Horse follows Smarty Jones' lead

Published May 7, 2005

LOUISVILLE, Ky. - Everyman stories have ruled the Kentucky Derby the past two years.

A small group of high school friends calling themselves Sackatoga Stables won in 2003 with their first horse, New York-bred Funny Cide, trained by former steeplechaser Barclay Tagg.

Last year, a plucky Pennsylvania-bred, Smarty Jones, owned by Philadelphians Pat and Roy Chapman, trained by anonymous John Servis and ridden by even more unknown Stewart Elliott, captured America's attention with a run for the Triple Crown.

Chuck Zacney hopes the nation, and the odds, have not tired of that story line as he and four Philadelphia-area friends comprising Cash Is King Stable enter Florida-bred Afleet Alex as one of the favorites in today's Derby.

"We actually had the pleasure of meeting them (the Sackatoga Stable partners) at the Breeders' Cup," Zacney, 43, said. "They are sincere good guys, I think a lot like us."

Afleet Alex has won six times in nine starts, including the Arkansas Derby, which launched Smarty Jones last year.

Afleet Alex's run has served as an inspiration to his 60-year-old breeder, Lake Worth's John Silvertand, who was diagnosed with colon and liver cancer and given three months to live more than two years ago. Silvertand lost the colt to his partner in a coin flip when dividing their crop of five foals for sale. He loved the fickle little guy. His adopted daughter, Lauren, then 8, fed Afleet Alex using a sterile Coors Light bottle before he would nurse from a mare.

Upon learning of Silvertand's story from trainer Tim Ritchey , Cash Is King began inviting him to races. Silvertand, who got permission from his oncologist to miss a chemotherapy session, was scheduled to arrive by car Friday.

The colt got his name from his sire, Northern Afleet, and from Zacney's son and two partners' daughters, all named Alex. Another Alex became an integral part of the colt's story when Zacney read of an 8-year-old Philadelphia girl, Alex Scott, who began the Alex's Lemonade Stand for Pediatric Cancer Research.

"I never had the pleasure of meeting her," Zacney said of Alex, who died Aug.1. "Her parents, Liz and Jay Scott, are carrying it on and I believe now they are over $1.6-million and the goal for the year, I believe, is $3-million and we're just happy to be part of it. Every time Alex runs I give a share of my earnings to this great charity."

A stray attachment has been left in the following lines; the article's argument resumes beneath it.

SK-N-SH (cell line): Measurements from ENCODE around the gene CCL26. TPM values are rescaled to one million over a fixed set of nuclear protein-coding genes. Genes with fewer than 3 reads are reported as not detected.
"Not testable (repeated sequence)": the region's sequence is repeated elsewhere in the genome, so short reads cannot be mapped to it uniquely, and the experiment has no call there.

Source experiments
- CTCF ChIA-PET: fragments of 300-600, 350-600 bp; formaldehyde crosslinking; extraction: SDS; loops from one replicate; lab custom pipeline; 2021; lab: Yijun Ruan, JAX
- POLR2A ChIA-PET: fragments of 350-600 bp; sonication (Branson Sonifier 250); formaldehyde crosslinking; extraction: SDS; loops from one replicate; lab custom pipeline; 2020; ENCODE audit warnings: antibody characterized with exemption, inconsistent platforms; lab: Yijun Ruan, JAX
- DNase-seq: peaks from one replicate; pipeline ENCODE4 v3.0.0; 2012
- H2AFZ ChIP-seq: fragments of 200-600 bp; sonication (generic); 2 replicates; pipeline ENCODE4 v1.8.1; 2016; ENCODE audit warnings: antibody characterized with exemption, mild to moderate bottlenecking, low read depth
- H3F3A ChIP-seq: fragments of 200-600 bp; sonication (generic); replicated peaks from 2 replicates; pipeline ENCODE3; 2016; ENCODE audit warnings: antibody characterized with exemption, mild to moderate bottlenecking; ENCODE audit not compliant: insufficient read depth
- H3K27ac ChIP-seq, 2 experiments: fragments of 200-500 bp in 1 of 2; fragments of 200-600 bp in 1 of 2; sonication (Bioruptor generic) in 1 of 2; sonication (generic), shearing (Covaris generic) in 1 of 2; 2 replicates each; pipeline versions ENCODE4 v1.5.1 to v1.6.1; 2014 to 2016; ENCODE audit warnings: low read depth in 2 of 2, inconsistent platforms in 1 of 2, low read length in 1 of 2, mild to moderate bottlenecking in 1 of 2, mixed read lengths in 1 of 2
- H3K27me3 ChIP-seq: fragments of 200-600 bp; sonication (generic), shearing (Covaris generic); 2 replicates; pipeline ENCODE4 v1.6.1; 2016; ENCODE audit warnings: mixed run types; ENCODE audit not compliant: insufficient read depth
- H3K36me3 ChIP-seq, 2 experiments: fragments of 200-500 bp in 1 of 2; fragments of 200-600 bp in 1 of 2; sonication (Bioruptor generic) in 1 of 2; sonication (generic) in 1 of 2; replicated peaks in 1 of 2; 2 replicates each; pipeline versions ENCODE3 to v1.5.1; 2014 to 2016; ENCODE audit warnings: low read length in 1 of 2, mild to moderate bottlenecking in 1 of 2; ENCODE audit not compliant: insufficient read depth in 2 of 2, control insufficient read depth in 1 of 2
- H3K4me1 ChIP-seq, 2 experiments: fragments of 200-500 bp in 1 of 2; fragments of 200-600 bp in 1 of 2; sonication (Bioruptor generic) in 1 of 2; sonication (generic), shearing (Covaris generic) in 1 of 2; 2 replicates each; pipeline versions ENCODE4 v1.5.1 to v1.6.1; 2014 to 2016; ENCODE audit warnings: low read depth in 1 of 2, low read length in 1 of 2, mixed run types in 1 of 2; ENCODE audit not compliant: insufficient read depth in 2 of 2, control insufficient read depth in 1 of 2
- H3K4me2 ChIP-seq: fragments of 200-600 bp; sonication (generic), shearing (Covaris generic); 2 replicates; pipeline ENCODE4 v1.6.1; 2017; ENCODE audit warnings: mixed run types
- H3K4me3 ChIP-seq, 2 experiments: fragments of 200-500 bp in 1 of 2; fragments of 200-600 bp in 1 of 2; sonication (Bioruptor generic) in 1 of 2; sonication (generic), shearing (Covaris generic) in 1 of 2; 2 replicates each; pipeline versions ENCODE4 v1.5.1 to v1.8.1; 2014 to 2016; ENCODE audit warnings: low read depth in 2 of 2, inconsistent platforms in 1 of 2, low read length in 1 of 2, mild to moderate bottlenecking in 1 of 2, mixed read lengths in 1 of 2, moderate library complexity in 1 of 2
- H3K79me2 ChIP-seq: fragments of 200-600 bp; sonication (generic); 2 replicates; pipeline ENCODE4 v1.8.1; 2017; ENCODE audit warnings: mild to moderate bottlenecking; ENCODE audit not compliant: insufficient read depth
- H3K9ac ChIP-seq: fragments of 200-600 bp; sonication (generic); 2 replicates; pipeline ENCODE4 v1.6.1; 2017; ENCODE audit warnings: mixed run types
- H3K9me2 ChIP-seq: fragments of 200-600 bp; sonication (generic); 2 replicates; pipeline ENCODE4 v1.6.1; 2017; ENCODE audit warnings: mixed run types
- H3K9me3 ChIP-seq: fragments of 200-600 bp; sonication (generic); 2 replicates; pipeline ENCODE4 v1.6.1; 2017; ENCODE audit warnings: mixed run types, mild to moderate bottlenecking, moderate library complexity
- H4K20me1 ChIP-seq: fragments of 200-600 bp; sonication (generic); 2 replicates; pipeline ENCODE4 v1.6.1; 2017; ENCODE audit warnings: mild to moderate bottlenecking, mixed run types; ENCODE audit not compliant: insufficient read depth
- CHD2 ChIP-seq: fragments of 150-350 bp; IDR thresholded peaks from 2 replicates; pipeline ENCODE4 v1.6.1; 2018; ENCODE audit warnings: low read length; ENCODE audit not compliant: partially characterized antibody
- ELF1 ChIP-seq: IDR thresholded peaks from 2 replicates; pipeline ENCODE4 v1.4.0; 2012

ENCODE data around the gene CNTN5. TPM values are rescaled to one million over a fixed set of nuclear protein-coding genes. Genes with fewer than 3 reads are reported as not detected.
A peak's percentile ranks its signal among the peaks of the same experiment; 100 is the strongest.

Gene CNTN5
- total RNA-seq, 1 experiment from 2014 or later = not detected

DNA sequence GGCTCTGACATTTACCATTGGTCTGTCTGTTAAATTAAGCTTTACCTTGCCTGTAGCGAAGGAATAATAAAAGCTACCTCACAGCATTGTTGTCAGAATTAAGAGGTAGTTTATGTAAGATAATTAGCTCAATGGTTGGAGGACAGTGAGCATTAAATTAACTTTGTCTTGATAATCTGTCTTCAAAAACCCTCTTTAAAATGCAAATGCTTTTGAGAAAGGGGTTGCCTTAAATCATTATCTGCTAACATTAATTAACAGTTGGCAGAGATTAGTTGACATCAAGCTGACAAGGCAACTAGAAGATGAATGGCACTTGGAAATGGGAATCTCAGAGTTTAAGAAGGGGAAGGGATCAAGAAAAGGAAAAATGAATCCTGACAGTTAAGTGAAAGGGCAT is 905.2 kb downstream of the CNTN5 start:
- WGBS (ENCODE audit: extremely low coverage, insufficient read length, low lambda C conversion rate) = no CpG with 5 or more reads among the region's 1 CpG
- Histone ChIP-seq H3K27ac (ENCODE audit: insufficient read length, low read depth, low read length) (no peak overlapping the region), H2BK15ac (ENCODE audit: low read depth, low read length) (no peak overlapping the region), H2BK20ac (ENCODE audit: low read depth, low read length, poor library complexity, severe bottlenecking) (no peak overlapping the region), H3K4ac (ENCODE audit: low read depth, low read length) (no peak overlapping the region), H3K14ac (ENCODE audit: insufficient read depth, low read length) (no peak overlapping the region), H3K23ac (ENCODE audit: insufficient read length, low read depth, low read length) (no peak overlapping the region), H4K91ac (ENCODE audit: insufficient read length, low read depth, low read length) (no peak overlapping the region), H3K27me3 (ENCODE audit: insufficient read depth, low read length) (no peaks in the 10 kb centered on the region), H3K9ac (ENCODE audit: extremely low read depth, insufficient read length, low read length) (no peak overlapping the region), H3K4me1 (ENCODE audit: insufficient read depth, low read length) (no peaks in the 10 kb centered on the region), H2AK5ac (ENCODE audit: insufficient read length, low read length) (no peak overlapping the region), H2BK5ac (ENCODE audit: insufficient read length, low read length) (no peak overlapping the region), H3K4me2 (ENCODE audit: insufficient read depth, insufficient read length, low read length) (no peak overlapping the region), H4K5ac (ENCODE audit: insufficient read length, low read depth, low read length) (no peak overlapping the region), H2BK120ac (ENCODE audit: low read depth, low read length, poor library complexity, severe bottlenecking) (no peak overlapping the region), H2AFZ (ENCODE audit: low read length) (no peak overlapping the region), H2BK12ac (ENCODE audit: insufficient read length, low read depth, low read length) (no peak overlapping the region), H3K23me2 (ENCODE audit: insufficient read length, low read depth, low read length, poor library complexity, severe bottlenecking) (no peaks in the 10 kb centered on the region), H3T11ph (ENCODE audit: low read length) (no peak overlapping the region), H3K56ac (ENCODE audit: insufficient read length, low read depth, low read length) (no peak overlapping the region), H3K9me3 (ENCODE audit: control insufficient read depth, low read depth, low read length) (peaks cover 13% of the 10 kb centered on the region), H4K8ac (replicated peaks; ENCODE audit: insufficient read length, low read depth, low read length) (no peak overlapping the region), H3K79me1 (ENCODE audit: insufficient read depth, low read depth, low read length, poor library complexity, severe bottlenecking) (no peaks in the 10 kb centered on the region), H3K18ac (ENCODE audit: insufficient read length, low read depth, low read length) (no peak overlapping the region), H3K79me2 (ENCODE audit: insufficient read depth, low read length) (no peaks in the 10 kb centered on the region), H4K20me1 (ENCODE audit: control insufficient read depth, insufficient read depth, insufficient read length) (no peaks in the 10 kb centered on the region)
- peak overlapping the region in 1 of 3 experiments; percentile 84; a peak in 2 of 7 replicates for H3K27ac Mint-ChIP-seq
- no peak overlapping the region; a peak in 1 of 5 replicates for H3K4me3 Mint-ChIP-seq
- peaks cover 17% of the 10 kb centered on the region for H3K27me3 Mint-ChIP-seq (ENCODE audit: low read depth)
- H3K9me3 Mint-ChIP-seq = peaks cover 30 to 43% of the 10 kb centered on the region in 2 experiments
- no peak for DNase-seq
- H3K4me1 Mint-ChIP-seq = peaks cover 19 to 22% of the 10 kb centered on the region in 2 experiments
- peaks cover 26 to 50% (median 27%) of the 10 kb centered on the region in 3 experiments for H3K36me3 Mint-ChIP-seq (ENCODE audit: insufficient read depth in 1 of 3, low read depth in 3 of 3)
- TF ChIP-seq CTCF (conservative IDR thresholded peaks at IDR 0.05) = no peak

Zacney is hoping to write a massive check today. The winner's share of the Derby purse is $1.6-million if 20 horses start.

FILLIES: Summerly, who lost by more than 19 lengths to Sis City at the Grade I Ashland in April, upset the heavily favored filly in the Grade I Kentucky Oaks, the filly companion of the Derby.

In the Gold was second, with Gallant Secret third. Sis City, part-owned by Yankees manager Joe Torre, slumped down the stretch, finishing fourth.

"It was exciting. Of course, I'm disappointed we lost," Torre said in a statement released through a Yankees spokesman. "You just hope you're at the top of your game when the race is run."

Summerly and jockey Jerry Bailey took the lead in the opening strides and never trailed, covering the 11/8 miles in 1:50.23. The Steve Asmussen-trained daughter of Summer Squall paid $11.20, $5 and $4. In the Gold, 2 lengths back, paid $6.20 and $5. Gallant Secret was another 13/4 lengths back and paid $9.20.

Bailey won the Oaks for the third time, tying Bill Shoemaker. Eddie Arcaro and Manuel Ycaza are the only jockeys to win the Oaks four times. The 47-year-old Bailey is one of six jockeys who's won the Oaks and Derby in the same year. He's also the last one to do it, winning with Dispute and Sea Hero in 1993. Bailey rides High Fly in today's Derby.

In the Gold's Nick Zito missed a chance to become the first trainer in 53 years to pull the Oaks-Derby double. He has five horses entered in the Derby, including Bellamy Road.

The Oaks drew a track record 111,243 fans.

BITS: All 20 Derby horses had light workouts Friday. Spanish Chestnut was scheduled to van to Churchill Downs this morning from Keeneland in Lexington. Trainer Patrick Biancone followed the same procedure last spring with Lion Heart, another speedster who finished second to Smarty Jones. ... Wilko, a 20-1 pick who breaks from the 14th post, will try to become the first winner of the Breeders' Cup Juvenile to win the Derby.